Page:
This is a selection of books that I like and recommend. Most of these books are written (and designed to be used) like an automotive manual. They are not written as a narrative and so you can use them (for example) by identifying your problem and jumping right to that section of the book to solve it.
The New Organic Grower: Master’s Manual of Tools and Techniques for the Home and Market Gardener (A gardener’s supply book)
It’s hard for me to say anything bad about this book other than I wish I had a PDF version in my smart phone so I could refer to it whilst out and about.
If you have any intentions of growing food for market/profit then this is the book for you. If you want to grow heaps of food for the whole family then this is also the book for you.
There is everything from how to choose a site to marketing to customers.
This is one book I will hand down through the generations along with all my scribbles (imperial-metric conversions etc.)
The Winter Harvest Handbook: Year-round Vegetable Production Using Deep-organic Techniques and Unheated Greenhouses
I promise that if you read this book, you will never complain about the troubles of winter growing again. Well at least Australians won’t.
What was a revelation for me (and for Eliot when he discovered it) is that it isn’t the cold that makes winter growing/harvesting difficult but rather the angle of the sun in the sky.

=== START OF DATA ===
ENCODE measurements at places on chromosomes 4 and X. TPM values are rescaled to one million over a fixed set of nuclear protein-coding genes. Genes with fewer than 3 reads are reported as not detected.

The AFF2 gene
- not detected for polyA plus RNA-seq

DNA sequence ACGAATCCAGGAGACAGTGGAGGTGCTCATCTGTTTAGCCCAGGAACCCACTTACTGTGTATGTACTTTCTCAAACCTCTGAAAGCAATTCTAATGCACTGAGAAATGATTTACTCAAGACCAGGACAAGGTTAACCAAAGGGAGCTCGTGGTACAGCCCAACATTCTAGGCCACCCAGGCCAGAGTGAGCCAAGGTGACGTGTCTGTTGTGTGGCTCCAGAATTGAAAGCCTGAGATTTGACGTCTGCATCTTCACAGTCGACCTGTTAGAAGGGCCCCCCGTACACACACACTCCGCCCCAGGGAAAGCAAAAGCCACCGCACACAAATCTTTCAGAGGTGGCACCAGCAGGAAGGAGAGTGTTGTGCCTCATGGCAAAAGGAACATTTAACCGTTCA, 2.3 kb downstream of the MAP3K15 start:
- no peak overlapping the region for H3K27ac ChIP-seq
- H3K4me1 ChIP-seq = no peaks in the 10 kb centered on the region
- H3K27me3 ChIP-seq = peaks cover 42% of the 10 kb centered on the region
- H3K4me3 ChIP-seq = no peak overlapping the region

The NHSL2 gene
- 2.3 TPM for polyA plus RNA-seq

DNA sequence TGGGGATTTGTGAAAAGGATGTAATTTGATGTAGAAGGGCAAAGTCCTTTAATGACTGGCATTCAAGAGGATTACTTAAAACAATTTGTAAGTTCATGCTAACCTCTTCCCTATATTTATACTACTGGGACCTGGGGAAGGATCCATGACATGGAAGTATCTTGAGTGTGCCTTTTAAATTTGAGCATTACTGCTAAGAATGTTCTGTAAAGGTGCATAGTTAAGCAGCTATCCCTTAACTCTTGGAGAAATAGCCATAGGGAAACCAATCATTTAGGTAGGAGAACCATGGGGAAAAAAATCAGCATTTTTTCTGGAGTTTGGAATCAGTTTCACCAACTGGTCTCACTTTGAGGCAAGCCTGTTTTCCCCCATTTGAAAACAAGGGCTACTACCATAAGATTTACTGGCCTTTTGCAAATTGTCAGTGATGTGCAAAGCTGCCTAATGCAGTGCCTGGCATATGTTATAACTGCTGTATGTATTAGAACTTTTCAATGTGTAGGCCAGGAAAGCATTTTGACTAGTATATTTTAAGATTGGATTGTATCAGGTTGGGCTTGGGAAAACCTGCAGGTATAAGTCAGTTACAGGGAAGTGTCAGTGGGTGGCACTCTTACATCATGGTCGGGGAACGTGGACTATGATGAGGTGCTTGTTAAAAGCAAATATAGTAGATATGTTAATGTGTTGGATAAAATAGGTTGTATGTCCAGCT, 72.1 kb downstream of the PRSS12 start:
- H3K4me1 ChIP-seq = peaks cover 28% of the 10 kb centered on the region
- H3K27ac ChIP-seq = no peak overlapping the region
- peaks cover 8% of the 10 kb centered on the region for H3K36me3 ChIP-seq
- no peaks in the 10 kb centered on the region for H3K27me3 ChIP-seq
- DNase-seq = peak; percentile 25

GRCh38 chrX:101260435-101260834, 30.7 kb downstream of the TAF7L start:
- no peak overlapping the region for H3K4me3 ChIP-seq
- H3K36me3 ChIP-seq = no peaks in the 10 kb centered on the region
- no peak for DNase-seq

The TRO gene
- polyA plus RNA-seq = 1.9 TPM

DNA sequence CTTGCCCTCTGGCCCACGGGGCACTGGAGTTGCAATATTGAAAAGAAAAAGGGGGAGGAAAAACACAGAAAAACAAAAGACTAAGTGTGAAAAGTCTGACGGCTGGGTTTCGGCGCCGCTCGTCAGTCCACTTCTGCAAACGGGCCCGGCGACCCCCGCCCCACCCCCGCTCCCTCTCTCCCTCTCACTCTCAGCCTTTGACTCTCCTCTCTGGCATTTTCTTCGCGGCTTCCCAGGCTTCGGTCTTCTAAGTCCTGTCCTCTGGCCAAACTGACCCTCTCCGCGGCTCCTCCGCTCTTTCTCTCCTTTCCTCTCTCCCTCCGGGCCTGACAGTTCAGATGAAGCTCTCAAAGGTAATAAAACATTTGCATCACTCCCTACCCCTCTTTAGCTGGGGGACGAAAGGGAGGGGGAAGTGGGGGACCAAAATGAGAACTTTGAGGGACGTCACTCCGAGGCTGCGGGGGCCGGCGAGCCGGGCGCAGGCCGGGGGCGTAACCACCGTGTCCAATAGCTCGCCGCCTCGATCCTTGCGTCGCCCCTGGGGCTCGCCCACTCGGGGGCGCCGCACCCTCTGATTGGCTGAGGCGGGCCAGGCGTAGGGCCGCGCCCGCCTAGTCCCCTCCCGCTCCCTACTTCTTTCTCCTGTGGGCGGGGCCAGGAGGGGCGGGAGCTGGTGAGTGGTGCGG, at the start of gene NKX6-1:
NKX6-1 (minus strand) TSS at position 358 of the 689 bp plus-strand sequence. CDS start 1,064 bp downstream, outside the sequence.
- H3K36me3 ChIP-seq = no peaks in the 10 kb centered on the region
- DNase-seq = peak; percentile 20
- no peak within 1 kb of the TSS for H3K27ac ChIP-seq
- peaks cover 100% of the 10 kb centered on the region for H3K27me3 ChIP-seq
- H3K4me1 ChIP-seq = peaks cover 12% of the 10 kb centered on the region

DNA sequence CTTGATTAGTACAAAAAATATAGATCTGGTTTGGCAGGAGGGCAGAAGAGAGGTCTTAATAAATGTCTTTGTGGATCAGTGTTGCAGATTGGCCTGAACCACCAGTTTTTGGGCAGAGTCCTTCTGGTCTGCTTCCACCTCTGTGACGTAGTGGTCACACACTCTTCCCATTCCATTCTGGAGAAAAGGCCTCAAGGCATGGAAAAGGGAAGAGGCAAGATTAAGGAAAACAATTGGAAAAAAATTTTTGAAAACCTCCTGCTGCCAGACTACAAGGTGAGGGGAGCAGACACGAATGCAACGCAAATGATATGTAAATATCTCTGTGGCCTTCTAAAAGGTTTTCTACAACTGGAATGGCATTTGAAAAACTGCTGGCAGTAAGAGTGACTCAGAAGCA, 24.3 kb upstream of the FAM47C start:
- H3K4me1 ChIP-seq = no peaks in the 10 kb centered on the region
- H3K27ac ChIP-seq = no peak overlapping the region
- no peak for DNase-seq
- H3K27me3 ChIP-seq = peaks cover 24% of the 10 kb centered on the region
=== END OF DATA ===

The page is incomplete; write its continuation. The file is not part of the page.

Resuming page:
Basically if you are between the equator and about the 45th parallel, and providing you can keep snow and frost off your plants, you can grow a lot of veg throughout winter (excluding the summer fruit types like tomatoes, melons etc.).
The trick is is to plant in late summer to harvest through out winter.
The approach to the gardening is very simple and methodical. If you follow the steps as directed, it’s pretty hard to fail. For me, the best chapter in the book is the vertical growing section. I was amazed how simple it was to grow all sorts of plants that normally require huge amounts of space (and are therefore prohibitive for the small garden owner to grow) like pumpkin and water melon etc. in a small garden bed on a trellis.
My favourite permaculture book. This is the condensed version of Permaculture: A Designer’s Manual and is a lighter read, yet still has all the great ideas and illustrations to go with it.
This book also has a great species list (for food forest type plantings) for the cooler Mediterranean climates.
Don’t give this to Granny for Christmas and expect a permaculture convert overnight. Although I have owned this book for years, I made a choice not to read it until I took a PDC. I am glad I made that decision. Geoff Lawton (who I did my PDC with) said that he carries a copy with him everywhere when he is on design projects and refers to it constantly to solve design problems. This book is what is says. It’s a designer’s manual used for permaculture design.
The Permaculture Home Garden
A great book for beginner/intermediate gardeners or those new to organic gardening. The book is mostly about a particular garden design called a “Mandala” garden and involves the use of a chicken tractor to prepare intensive garden beds before planting and also goes back on to the bed after harvest to clean up. If I had a flat block, this is the design I would use.